The answer is YES.
When it comes to capturing fine particles, air purifiers with HEPA filtration efficiently capture particles the size of (and far smaller than) the virus that causes COVID-19.
These filters can capture particles as small as 0.3 microns, which is the size of many viruses and bacteria. HEPA air purifiers are also able to remove airborne particles containing the COVID-19 virus from the air, making it difficult for them to reach your body.
They also help reduce the concentrations of other pollutants in indoor air that can weaken your immune system and make you more vulnerable to infections like COVID-19.
In addition, some air purifiers use a combination of technologies such as ultraviolet (UV) light or ionization to further reduce airborne pathogens like viruses and bacteria. In fact, research conducted by the NCBI has shown that using HEPA air purifiers with UV light or ionization can be even more effective at reducing germs than using a filter alone.
Despite the capable features of the HEPA air purifier, it is important to remember that by itself, a HEPA air purifier is not enough to protect people from COVID-19.
When used along with other best practices recommended by the Center for Disease Control and Prevention, using an air purifier becomes twice as effectivein protecting you and your loved ones from COVID 19.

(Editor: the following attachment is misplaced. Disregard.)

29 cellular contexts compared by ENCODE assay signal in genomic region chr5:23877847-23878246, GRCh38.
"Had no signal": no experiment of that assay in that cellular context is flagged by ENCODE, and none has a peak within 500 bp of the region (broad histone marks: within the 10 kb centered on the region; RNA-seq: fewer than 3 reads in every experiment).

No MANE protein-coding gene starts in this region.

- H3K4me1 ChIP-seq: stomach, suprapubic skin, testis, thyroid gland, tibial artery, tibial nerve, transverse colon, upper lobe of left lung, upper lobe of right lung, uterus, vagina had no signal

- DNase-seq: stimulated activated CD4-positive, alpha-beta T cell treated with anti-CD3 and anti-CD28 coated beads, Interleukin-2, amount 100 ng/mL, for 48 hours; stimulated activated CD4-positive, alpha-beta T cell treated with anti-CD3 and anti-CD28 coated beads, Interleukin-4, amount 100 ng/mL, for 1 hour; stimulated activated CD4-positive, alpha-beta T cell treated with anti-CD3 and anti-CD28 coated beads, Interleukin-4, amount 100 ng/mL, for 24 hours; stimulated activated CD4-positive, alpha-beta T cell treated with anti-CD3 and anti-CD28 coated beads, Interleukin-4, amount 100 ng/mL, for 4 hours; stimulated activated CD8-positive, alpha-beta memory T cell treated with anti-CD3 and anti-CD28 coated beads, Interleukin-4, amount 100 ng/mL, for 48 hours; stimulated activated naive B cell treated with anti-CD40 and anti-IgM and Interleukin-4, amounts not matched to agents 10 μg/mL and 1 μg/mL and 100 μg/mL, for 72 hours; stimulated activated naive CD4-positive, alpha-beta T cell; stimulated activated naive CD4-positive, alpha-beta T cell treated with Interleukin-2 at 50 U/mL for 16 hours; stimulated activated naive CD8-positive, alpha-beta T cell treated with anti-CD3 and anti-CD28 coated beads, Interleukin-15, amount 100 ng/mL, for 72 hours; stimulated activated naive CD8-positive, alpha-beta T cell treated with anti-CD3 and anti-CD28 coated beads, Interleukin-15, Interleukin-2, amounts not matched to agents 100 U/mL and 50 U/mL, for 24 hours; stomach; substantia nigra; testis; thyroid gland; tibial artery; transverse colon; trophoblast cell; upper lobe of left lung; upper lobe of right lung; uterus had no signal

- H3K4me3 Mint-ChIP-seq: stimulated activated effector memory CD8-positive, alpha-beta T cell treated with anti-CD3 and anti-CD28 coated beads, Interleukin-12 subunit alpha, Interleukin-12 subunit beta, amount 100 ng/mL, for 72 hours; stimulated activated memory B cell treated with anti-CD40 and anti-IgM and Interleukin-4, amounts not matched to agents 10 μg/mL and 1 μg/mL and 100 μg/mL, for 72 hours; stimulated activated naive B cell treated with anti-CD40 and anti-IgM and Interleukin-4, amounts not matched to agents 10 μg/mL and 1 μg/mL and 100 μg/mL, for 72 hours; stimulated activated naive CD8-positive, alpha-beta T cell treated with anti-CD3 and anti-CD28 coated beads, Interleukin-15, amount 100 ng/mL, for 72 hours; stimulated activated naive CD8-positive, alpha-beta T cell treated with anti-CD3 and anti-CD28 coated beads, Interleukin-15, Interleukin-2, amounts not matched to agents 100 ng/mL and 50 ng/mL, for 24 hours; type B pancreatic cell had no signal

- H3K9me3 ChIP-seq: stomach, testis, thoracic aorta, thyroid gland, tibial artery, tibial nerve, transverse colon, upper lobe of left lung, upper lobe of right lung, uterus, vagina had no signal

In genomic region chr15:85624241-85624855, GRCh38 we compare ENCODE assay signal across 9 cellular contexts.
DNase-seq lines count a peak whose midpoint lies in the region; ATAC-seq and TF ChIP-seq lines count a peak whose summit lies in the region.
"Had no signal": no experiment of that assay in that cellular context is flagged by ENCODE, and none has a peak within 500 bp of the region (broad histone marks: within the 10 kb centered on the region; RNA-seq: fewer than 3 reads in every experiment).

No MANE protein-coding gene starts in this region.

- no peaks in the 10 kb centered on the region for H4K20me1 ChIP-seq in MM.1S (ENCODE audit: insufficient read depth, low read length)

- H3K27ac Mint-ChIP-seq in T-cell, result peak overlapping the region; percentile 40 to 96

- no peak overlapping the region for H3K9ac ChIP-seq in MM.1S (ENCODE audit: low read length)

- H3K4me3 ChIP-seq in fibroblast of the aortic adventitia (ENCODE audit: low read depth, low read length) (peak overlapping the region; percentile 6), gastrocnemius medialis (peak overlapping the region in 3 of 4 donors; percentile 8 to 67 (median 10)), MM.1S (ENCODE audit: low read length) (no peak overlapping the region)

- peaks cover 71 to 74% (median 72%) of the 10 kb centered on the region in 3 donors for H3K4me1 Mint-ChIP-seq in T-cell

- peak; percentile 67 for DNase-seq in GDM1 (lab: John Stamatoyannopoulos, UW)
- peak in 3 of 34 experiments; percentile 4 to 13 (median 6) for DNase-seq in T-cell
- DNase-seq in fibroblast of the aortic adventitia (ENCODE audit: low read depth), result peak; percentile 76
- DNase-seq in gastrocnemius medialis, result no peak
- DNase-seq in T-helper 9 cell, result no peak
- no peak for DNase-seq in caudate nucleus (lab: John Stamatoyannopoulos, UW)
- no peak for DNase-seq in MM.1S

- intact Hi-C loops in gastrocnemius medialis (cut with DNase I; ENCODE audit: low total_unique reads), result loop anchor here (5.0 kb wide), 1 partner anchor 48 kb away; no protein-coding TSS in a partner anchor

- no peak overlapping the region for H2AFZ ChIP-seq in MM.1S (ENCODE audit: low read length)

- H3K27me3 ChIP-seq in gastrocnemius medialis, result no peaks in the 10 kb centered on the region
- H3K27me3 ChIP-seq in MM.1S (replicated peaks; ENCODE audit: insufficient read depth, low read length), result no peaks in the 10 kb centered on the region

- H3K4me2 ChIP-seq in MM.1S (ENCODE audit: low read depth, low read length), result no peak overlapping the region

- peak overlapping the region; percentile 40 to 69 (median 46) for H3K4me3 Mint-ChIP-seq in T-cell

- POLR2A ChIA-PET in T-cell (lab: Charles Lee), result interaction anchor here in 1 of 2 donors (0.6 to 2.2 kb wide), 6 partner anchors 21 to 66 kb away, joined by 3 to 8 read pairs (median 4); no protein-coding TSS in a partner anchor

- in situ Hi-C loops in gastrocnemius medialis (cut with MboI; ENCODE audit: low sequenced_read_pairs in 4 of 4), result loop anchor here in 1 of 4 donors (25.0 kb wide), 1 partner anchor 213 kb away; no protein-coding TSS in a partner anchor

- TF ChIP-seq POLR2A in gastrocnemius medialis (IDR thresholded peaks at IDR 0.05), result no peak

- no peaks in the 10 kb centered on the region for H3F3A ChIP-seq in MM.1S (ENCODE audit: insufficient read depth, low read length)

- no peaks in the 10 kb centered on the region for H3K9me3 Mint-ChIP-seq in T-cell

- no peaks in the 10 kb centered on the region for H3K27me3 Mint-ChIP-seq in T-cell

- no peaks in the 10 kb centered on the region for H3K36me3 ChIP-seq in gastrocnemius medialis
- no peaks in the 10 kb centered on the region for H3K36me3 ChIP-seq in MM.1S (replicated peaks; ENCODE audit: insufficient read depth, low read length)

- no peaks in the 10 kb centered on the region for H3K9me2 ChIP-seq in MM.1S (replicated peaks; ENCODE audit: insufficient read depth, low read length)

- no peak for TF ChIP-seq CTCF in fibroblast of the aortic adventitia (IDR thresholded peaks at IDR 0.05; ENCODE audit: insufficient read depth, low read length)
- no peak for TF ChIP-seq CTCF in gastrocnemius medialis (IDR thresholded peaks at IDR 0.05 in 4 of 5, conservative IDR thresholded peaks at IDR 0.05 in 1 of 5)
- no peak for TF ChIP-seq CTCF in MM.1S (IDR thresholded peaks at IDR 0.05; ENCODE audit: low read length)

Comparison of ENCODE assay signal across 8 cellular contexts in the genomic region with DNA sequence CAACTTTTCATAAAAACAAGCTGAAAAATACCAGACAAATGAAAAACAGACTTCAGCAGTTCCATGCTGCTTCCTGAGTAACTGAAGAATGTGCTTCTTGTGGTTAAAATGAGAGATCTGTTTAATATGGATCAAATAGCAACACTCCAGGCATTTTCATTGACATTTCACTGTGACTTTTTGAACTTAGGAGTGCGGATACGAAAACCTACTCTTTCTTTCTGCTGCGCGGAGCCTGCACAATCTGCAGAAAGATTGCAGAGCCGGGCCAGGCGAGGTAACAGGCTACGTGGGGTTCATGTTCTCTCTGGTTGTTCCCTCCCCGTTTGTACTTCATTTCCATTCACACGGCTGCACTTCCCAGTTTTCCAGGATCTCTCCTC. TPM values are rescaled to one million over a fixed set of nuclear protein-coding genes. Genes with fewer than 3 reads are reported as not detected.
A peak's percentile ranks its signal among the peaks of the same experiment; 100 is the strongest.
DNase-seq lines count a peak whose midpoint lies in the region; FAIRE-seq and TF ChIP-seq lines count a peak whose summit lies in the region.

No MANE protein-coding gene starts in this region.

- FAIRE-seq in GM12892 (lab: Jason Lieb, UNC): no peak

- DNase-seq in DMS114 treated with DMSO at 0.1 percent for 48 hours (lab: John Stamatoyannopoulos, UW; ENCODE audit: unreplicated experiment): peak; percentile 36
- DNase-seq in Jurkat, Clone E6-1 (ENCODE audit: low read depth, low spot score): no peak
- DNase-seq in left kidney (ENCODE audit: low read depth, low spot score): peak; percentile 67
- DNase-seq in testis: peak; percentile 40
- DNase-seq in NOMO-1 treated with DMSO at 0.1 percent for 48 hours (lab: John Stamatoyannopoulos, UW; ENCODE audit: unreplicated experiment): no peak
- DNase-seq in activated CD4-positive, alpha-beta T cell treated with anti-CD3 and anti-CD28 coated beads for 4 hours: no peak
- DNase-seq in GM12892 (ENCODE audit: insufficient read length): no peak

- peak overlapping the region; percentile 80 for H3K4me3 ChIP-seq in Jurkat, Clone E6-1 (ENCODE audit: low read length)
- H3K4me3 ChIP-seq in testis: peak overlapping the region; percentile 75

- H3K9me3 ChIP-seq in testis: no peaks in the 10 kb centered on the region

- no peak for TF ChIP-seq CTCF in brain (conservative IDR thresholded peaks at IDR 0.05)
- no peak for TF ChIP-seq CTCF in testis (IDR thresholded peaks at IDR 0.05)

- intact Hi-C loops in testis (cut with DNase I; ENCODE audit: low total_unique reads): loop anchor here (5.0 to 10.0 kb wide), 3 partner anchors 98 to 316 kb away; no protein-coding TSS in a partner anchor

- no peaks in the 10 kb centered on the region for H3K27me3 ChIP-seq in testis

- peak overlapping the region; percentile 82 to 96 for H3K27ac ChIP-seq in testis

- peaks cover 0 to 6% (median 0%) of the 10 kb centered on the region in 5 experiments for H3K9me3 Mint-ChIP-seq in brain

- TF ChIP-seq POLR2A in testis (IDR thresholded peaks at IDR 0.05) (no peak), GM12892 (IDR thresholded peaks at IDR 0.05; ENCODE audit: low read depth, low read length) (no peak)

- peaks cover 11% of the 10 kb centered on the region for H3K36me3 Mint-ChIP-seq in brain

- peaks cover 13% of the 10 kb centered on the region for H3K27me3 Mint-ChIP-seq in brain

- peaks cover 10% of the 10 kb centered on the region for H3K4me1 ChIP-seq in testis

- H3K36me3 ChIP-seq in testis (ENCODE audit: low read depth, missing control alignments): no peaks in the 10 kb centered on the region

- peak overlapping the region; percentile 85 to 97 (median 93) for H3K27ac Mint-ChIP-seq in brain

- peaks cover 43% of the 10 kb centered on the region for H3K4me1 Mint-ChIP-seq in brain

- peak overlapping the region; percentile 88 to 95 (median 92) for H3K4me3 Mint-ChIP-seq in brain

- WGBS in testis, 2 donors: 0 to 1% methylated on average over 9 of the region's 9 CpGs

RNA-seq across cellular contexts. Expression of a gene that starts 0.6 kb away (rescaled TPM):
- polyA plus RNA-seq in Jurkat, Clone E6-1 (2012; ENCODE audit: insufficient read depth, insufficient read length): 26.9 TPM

So if you want to safeguard yourself from potent particles that could affect your lungs, invest in a HEPA air purifier today.
What should I look for when buying a HEPA air purifier?
Think about the size of the area you want to cover. Air purifiers are most effective in smaller rooms with all the doors shut. So, spaces with an open floor plan are going to be more difficult to manage.
You also might have to upsize a little if you have very high ceilings. If you have a 200-square-foot area and a device that’s designed to cover 100 square feet, it would be logical to get two.
How Many types of air purifiers are there?
As described on MD Anderson, Two main categories exist: filters and sanitizers. Some units exist that are a combination both types.
Filters improve indoor air quality by physically removing tiny particles of matter that can be floating around — such as dust, pollen and pet dander. HEPAs fall under this category.
Sanitizers on the other hand are designed to kill bacteria, viruses, or mold that can also be floating around. These things occur naturally, too, but they can make you sick if you’re exposed to high enough concentrations of them. The most common type of sanitizers right now are UV light devices.
Check out our favourite HEPA purifiers for Covid-19 HERE.